The Environmental Scanning Electron Microscope (ESEM) differs from a conventional SEM in that a differential pumping system maintains a pressure of gas (typically H2O) in thespecimen chamber whilst the gun remains at high vacuum. Ionizing collisions between electrons and these gas molecules create positive ions which drift down onto the sample neutralising specimen charge. It is therefore possible to image insulating samples without the need for metallic coating. The presence of water vapour in the chamber also means that a high relative humidity can be maintained and samples can be imaged in a hydrated state without the need for dehydration and fixation. These features suggest that ESEM could be well suited to imaging biological samples undergoing natural biological processes. We present a proof of principle study on the closure of stomatal pores in Tradescantia andersonia leaf tissue. An imaging protocol is developed and the advantages and limitations of this technique are discussed. Images of Vicia faba leaf tissue are also presented. Challenges include minimising beam damage and reconciling the need for an adequate physiological temperature and a low gas pressure favourable for imaging, with the thermodynamic constraints on achieving a high relative humidity.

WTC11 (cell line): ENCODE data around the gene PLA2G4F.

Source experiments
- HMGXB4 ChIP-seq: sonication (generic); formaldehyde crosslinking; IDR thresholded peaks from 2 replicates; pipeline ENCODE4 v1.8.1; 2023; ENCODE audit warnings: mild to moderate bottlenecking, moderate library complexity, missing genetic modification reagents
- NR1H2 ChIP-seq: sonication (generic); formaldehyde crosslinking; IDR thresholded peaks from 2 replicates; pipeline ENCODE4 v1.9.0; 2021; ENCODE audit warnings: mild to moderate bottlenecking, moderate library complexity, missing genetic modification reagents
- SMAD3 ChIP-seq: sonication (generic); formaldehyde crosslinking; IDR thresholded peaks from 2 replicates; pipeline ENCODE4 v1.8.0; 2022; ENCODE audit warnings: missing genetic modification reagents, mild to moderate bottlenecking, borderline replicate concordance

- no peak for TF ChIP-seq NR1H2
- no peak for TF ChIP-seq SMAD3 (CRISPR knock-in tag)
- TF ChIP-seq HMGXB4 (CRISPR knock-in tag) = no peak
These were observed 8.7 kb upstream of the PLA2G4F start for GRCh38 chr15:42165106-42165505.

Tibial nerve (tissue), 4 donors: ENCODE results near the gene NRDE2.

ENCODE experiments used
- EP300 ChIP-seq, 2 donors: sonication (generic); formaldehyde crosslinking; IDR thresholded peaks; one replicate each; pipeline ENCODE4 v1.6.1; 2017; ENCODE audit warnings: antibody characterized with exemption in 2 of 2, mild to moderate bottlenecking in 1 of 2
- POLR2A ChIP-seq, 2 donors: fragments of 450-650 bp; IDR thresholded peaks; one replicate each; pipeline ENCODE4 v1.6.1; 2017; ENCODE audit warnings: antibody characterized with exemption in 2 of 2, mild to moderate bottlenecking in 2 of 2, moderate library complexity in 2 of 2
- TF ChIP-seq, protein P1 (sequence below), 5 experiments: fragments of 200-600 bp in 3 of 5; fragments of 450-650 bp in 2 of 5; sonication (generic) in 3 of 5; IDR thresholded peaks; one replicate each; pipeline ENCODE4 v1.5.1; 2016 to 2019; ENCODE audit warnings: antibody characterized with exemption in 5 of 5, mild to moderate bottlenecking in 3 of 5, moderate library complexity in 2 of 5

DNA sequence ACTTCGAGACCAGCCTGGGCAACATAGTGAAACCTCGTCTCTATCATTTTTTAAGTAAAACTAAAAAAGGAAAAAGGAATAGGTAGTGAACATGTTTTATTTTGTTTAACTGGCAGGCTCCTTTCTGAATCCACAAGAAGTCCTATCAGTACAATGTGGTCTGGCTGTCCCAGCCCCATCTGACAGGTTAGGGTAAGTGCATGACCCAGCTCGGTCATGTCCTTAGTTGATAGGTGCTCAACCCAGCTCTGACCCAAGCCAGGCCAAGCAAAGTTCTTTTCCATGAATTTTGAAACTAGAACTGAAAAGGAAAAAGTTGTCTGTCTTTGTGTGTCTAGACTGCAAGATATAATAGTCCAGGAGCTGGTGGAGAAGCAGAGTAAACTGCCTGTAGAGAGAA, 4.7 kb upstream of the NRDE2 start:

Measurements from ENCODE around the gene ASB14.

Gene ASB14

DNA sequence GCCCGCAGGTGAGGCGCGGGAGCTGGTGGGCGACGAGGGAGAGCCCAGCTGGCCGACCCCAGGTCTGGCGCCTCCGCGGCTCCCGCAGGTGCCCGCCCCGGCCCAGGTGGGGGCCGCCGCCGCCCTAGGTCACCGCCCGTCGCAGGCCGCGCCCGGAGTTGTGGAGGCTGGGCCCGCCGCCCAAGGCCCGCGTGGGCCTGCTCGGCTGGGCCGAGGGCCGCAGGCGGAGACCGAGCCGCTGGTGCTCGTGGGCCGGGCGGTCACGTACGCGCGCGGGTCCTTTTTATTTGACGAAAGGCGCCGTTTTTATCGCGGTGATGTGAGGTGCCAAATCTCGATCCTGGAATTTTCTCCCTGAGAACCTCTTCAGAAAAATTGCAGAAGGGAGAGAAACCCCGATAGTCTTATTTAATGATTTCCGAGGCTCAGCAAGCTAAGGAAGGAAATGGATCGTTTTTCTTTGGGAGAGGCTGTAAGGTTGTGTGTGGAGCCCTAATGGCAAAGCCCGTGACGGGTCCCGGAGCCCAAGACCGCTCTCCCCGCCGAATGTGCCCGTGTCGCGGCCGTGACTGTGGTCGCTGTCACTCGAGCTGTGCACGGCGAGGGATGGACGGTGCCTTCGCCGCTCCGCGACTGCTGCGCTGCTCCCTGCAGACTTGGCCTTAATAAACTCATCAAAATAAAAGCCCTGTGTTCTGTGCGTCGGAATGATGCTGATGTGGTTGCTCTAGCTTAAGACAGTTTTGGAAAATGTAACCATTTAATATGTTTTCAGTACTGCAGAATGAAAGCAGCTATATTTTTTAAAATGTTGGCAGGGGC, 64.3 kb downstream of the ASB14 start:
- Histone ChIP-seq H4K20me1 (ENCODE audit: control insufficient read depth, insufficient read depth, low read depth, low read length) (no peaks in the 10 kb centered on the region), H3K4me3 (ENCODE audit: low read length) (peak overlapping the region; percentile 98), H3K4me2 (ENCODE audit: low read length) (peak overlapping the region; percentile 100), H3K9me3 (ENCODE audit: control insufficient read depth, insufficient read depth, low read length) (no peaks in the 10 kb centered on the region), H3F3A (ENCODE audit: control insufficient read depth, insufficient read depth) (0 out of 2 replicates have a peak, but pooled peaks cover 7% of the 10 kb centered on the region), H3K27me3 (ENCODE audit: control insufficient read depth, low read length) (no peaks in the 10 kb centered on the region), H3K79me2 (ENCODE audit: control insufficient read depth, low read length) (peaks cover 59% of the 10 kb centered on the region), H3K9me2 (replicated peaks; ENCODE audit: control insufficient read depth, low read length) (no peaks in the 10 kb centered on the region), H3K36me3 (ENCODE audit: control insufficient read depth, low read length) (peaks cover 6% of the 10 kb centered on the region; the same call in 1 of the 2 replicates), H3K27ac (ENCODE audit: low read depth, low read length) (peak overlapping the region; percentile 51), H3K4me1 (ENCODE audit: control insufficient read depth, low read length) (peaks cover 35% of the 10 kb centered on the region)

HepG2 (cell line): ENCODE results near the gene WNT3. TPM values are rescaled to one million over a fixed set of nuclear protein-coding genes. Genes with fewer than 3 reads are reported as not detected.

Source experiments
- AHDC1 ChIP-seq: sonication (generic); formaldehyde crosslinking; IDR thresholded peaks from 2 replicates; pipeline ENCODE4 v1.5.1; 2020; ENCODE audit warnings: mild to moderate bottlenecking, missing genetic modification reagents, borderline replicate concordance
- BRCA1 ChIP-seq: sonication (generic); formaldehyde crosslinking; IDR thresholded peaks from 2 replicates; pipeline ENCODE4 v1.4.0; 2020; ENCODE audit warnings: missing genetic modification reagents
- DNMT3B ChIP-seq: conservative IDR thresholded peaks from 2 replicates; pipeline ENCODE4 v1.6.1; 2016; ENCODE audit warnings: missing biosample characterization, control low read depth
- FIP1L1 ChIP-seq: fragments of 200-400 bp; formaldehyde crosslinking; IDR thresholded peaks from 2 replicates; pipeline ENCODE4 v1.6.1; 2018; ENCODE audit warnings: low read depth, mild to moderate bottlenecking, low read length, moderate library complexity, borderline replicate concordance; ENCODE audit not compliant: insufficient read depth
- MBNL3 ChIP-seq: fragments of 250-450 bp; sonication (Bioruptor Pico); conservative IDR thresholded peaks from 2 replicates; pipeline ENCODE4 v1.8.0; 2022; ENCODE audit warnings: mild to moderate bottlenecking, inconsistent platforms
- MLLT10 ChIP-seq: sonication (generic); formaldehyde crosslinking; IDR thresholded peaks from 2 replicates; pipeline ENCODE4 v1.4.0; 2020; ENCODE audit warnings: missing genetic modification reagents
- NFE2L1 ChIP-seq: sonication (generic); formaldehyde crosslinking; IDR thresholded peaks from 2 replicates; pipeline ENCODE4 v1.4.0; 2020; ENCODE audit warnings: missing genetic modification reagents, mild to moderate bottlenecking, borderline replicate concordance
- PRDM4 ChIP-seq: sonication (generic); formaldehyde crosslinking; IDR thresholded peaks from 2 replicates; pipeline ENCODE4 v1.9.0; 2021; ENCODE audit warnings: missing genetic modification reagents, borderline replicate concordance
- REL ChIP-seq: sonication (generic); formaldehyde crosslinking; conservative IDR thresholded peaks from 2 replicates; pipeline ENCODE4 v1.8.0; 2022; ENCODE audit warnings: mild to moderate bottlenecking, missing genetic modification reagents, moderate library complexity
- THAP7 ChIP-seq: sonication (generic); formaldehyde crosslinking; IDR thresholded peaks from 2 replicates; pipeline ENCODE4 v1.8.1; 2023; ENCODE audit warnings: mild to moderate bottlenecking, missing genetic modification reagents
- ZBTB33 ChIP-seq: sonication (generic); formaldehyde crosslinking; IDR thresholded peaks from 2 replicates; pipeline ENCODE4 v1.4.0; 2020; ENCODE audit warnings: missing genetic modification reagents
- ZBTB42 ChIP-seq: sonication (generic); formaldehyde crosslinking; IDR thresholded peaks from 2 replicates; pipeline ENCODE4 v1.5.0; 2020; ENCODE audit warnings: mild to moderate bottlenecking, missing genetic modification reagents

|Translated title of the contribution||The application of ESEM to biological samples|
|Title of host publication||Electron Microscopy and Analysis Group conference 2009, Sheffield|
|Publication status||Published - 2010|